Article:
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The Fifth Circuit had previously issued a nondispositive opinion denying certificates of appealability (COAs) with respect to petitioner's Miranda and ineffective assistance of counsel claims. After reviewing supplemental briefs submitted by both parties, the court held that Texas's corrective process did not effectively protect petitioner's rights under Atkins v. Virginia, 536 U.S. 304 (2002). In this case, new evidence -- a full-scale IQ score of 63 -- rendered his Atkins claims unexhausted. Accordingly, the court held that the district court based its denial of funding to obtain testing on an erroneous view of the law and abused its discretion. The court vacated and remanded for further proceedings. View "Sorto v. Davis" on Justia Law

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The Fifth Circuit affirmed the district court's revocation of defendant's term of supervised release and sentence of 24 months in prison. The court held that, even if the district court was required to consider the treatment exception under 18 U.S.C. 3583(d), the record did not indicate that it failed to do so. The court also held that defendant had ample opportunity to address the district court after revocation, and he failed to present any case law mandating an opportunity for allocution prior to revocation. View "United States v. Brooker" on Justia Law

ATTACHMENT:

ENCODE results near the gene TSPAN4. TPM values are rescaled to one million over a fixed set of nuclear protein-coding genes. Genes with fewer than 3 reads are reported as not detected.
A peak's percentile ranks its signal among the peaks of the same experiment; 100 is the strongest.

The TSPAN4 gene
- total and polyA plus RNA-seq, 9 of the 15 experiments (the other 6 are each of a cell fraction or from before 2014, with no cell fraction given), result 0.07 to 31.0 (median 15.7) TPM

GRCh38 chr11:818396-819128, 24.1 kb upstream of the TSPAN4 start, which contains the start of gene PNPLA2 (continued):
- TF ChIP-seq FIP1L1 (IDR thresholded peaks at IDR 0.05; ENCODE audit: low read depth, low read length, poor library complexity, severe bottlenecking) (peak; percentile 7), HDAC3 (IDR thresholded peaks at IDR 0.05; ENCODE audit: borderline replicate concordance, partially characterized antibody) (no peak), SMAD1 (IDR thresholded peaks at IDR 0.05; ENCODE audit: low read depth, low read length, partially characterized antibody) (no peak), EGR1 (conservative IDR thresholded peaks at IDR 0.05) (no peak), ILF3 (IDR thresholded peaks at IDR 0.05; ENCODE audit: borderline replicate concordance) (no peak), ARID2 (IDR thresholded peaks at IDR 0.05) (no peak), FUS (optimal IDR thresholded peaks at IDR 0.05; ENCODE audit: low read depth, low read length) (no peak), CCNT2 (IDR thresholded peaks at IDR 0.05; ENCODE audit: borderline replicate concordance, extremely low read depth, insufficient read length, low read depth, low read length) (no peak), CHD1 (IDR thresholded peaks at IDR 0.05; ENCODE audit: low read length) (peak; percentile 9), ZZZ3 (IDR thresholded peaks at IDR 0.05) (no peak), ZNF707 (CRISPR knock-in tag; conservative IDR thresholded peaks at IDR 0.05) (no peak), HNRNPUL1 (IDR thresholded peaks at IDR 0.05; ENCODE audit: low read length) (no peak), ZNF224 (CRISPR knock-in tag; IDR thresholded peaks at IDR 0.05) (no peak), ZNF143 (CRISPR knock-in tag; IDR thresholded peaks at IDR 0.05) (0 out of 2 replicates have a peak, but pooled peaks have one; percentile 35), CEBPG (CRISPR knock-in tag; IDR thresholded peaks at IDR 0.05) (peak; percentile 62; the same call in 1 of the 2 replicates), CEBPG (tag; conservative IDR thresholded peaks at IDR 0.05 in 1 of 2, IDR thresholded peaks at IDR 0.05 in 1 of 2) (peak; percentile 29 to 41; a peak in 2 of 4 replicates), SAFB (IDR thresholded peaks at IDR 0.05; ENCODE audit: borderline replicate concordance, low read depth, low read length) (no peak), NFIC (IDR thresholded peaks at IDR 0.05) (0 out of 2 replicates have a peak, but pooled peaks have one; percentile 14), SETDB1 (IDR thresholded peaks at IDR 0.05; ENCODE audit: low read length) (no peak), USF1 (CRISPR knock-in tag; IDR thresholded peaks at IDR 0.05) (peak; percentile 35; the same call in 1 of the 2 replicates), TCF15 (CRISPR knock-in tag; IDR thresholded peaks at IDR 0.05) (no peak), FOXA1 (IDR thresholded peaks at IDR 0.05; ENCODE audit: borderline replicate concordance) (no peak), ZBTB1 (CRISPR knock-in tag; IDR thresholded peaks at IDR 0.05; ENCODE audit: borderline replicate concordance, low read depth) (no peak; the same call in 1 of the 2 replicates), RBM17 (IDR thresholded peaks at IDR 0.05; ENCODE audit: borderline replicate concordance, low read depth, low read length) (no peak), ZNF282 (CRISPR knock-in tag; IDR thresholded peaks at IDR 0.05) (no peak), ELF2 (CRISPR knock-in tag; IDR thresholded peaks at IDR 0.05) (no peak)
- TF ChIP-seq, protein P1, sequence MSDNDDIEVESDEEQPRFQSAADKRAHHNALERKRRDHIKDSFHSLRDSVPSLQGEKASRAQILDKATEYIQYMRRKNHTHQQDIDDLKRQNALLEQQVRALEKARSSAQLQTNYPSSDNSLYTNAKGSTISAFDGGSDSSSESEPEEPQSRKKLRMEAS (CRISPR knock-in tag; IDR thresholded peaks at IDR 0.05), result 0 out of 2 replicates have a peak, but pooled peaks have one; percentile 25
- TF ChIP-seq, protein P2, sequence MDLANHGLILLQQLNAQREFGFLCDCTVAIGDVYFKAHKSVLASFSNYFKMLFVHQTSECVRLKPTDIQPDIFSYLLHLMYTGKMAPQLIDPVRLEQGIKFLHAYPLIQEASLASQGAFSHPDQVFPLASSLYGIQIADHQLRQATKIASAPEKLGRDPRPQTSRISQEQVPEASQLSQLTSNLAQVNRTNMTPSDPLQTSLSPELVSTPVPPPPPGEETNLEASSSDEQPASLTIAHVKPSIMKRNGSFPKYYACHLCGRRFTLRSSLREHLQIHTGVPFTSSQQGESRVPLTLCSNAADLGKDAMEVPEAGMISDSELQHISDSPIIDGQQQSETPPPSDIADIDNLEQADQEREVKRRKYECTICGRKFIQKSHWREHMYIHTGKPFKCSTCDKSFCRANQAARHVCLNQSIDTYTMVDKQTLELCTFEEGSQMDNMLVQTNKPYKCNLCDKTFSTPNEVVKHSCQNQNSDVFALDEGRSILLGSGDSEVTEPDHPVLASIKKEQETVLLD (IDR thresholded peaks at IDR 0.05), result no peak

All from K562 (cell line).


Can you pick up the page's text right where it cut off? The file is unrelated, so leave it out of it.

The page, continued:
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A court does not depart under USSG 4A1.3 when calculating a defendant's applicable guideline range, but instead departs from the applicable guideline range under section 4A1.3 after having calculated that range. After defendant's 262 month sentence for trafficking in crack cocaine was reduced to 235 months, he argued that he should have received a greater reduction to account for the downward departure based on overrepresented criminal history that the district court awarded him at his original sentencing. The Fifth Circuit rejected defendant's contention that a district court's inability to impose the previously-applied departure violated United States v. Booker, 543 U.S. 220 (2005); no ex post facto violation occurred here, as the amendment to the USSG 1B1.10 commentary did not have the effect of retroactively increasing the punishment for an offense; and the court rejected the argument that Congress's instructions that the Sentencing Commission determine whether and when a sentencing reduction should apply violated the separation of powers. Furthermore, defendant failed to establish that the district court's inability to reapply the departure violated res judicata or collateral estoppel, and depriving defendant of the departure would not undermine the sentencing goal of proportionality between himself and his codefendants. Accordingly, the court affirmed the judgment. View "United States v. Leatch" on Justia Law